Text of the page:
Supply chain disruptions and component shortages over the last few years have led many to suggest that lean principles may be going out of fashion. However, Tim McLean, Managing Director of TXM Solutions and author of Grow Your Factory, Grow Your Profits, speaks to The Manufacturer about how lean principles (often thought of as the domain of larger organisations), can help SMEs as they grow.
Lean principles were developed in the 1930s by Toyota and, as such, have typically been presented to SMEs from the perspective of a large OEM. The entire ethos behind process improvement, lean and Six Sigma principles (certainly for larger organisations), has always centred around cost reduction. However, while important regardless of the size of your business, this isn’t the issue keeping SMEs awake at night.
Tim has over 25 years’ experience, working with over 100 SMEs all over the world, and predominantly their raison d’être is around growth. However, as he explains, the issue for SMEs in this regard is rarely related to lack of orders, but rather their inability to manage the complexity of their business as it scales.
“SMEs lack the underlying strength of their business processes and don’t have strong systems for managing and developing people. As a result, the owners of the business end up overwhelmed, and get stuck on the day-to-day.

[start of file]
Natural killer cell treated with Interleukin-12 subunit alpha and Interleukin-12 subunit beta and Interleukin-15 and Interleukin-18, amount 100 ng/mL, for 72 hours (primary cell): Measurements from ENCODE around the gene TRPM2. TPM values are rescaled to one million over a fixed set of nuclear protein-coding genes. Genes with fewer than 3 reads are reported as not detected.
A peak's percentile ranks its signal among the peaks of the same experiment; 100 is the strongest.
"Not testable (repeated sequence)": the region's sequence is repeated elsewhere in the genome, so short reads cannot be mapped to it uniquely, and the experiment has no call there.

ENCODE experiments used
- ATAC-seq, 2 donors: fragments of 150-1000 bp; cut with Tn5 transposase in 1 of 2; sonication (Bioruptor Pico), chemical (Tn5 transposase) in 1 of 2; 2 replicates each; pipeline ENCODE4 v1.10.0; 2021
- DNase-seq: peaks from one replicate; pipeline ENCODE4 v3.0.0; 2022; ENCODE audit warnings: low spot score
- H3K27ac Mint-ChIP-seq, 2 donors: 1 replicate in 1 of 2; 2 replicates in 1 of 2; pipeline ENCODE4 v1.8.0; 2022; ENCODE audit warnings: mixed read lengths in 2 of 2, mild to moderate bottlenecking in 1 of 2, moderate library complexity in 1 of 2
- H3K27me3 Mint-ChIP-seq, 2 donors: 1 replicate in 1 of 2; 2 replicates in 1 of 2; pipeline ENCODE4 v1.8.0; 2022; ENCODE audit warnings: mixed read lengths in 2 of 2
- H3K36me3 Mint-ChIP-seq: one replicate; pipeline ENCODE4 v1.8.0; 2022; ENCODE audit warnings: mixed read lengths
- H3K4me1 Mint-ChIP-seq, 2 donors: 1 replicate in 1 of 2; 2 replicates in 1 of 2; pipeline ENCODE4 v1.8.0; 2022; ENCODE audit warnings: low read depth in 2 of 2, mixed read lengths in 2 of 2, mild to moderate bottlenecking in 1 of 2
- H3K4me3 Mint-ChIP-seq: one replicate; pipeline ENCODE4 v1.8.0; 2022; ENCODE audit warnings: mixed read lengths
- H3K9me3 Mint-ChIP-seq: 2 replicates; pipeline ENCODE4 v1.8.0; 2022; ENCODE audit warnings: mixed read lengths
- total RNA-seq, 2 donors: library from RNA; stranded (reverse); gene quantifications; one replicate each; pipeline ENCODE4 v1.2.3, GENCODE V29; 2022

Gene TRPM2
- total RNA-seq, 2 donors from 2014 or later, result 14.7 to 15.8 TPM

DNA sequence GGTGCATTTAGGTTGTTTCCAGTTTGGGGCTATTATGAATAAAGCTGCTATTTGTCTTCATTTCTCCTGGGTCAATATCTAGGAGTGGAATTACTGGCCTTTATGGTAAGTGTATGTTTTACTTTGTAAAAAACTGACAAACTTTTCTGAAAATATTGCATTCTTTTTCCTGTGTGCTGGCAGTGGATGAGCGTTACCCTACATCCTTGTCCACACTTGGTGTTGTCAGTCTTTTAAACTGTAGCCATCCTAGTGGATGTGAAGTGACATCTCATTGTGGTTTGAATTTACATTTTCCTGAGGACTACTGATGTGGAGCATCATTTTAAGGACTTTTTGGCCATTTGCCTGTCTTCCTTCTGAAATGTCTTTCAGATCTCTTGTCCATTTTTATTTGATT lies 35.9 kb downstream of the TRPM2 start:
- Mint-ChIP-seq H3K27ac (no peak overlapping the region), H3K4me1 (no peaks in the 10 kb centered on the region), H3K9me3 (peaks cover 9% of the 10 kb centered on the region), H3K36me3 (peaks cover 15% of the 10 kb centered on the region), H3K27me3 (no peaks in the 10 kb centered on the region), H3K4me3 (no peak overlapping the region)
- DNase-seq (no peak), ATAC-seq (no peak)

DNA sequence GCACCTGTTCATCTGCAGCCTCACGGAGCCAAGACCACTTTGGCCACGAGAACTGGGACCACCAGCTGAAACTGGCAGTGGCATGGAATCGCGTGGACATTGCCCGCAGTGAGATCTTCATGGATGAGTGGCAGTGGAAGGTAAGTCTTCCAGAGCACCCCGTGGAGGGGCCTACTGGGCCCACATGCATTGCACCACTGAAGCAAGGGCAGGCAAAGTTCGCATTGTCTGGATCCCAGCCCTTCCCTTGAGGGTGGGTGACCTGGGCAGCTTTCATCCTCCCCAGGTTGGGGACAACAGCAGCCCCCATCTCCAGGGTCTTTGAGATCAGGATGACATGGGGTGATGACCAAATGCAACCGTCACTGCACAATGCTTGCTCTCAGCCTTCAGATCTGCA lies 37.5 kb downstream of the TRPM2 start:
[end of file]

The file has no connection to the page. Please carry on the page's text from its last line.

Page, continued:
“The issue is the same the world over; visit any country and you’ll find a multitude of businesses turning over £5-20m, but not so many turning over £100m+. The reason is not a lack of sales, it’s more they simply can’t deliver them.”
The truth is that knowledge of manufacturing is not essential to starting a manufacturing business; you simply have to know your product and be able to build an effective strategy in order to sell and market it. As such, early-stage business owners will tend not to be focused inwards on their factory operations; quite understandably, their attention will be on client development and sales.